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Pikachu Illustrator Sells For $900,000

Just when you thought the Pokemon ‘stimmy check’ hype-cycle was long over, a new record-breaking auction just proved all of us wrong. Considered by many to be the holy grail of Pokemon cards, records show that a Pikachu Illustrator sold for an astonishing $900,000 in auction last week.

Originally issued as a prize for an illustration contest back in 1998, it is believed that only 41 of these cards were ever issued. It’s unclear how many of them are actually in marketable condition. Atsuko Nishida, the artist behind the original design of Pikachu, was also the one who drew this amazing card which likely lends itself to the high asking price.

This is not the first time Pikachu Illustrator has made headlines. Exactly one year ago, a very comparable card sold for a whopping $375,000. Back in 2019, the same card also sold for $195,000. Back in 2016, it sold for $74,000. The meteoric rise in valuation for this specific card is actually proving to be a great proxy for the broader Pokemon market.

Pikachu Illustrator Selling for $74,000 in 2016

This begs the question: will we see cards selling for a million dollars soon? At the current pace, it seems almost inevitable. An especially rare version of the Pikachu Illustrator card is currently listed on eBay at an asking price of $4,000,000. The seller isn’t even accepting offers suggesting that the asking price is firm.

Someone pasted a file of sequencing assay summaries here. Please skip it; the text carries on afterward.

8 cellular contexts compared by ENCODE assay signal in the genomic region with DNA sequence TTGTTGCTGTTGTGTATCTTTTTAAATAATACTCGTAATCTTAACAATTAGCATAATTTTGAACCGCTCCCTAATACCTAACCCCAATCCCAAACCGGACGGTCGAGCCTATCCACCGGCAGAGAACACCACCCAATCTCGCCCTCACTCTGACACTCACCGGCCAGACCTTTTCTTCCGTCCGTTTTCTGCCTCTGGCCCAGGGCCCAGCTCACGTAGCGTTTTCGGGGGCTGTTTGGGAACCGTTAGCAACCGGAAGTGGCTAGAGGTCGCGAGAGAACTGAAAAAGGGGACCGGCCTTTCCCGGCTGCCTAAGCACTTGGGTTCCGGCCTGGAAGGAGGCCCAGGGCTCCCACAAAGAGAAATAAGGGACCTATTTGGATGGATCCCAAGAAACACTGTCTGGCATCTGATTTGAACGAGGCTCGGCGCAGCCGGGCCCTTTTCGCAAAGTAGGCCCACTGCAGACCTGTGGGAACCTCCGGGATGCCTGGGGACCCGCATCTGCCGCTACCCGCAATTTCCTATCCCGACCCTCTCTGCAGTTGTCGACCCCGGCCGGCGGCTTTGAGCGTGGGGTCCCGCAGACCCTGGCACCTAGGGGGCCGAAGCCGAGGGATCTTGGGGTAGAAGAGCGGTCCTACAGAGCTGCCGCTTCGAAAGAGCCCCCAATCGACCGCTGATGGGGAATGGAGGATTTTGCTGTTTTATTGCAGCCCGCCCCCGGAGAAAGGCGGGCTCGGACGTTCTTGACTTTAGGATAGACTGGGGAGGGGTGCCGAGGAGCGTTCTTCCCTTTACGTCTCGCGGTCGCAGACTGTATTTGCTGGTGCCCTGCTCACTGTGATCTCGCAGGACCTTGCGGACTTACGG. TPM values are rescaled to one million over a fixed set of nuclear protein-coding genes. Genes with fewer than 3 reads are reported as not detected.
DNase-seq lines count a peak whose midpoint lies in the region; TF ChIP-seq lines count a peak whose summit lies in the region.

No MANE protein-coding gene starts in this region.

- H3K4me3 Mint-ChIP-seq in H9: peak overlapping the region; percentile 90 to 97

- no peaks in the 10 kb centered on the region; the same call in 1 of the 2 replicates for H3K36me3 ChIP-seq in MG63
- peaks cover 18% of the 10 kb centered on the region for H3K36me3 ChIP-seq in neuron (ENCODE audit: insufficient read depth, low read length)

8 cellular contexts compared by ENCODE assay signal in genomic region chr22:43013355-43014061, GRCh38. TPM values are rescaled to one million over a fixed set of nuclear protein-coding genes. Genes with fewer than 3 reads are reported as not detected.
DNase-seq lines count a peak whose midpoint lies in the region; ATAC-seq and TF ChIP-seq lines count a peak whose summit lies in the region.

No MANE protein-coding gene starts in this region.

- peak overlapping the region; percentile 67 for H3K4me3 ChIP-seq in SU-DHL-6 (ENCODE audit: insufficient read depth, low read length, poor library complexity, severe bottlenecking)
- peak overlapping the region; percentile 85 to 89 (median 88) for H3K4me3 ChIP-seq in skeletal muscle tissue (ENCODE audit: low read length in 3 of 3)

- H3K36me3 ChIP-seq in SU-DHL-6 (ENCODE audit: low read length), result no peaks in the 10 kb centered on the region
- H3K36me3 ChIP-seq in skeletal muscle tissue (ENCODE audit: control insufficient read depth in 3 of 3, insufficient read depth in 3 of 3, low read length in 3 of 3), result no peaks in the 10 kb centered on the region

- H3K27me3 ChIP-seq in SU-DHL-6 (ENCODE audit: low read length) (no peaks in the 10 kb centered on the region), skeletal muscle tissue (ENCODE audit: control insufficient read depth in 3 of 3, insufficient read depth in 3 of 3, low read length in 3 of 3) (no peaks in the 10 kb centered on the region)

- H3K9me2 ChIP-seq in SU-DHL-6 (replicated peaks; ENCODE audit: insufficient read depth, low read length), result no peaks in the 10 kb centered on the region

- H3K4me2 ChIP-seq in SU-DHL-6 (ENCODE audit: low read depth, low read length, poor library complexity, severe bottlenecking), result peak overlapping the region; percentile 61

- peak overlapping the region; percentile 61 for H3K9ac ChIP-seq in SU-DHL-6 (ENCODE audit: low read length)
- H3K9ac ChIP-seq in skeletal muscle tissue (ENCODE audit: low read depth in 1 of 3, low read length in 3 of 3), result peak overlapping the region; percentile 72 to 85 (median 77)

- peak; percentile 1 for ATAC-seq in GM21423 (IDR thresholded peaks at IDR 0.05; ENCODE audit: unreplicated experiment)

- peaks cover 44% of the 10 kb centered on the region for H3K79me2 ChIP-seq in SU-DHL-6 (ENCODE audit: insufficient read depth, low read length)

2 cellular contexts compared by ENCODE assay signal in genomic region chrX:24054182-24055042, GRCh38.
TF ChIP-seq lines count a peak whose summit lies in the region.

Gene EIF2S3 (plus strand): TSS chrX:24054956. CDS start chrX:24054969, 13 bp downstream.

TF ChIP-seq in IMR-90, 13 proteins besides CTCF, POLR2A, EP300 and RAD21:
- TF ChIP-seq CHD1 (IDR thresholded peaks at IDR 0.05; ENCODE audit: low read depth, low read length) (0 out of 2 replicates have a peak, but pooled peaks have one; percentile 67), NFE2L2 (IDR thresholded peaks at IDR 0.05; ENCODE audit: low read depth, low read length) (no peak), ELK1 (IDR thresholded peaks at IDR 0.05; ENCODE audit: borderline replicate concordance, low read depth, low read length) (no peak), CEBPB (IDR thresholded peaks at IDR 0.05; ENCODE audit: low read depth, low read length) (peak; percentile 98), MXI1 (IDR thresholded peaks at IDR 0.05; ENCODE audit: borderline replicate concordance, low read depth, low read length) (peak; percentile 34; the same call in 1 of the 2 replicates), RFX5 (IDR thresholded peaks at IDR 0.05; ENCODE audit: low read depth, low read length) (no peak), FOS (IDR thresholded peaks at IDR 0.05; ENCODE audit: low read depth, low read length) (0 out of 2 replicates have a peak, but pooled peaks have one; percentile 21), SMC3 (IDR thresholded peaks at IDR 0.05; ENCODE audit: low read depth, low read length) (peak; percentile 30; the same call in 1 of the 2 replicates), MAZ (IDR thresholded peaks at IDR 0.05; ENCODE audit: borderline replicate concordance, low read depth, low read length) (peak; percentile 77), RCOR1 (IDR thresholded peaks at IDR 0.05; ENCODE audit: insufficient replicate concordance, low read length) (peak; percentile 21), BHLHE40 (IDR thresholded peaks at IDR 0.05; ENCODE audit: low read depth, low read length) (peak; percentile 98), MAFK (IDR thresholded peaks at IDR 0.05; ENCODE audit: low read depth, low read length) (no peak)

Pikachu Illustrator Listed for $4,000,000 on eBay

What do you think?

Written by Michael

Opinions are my own. I enjoy writing about the good and the bad of the trading card game industry. If there is a factual error in one of my articles, please email me the omitted information and I'll gladly make revisions. In my personal life, I participate in an amateur polo league and occasionally put around in a Cessna 172

2 Comments

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  1. I have never really been a fan of promotional cards. You see this in other TCGs as well. Obviously the market disagrees with me but I feel like just because you got some some card (often times unplayable in the actual game) at an event 20 years ago doesn’t mean the card is rare or useful. If anything, it is even harder to value. I’d much rather pay top dollar for a rare card that can be found in the wild….not some fart sniffing fake scarcity type nonsense.

    • I think it’s personal preference but I kinda agree. Promotional cards just have a much less tangible valuation. MetaZoo is a great example of this. I would much rather sink money into a Red Ink than some artist signed sample card.

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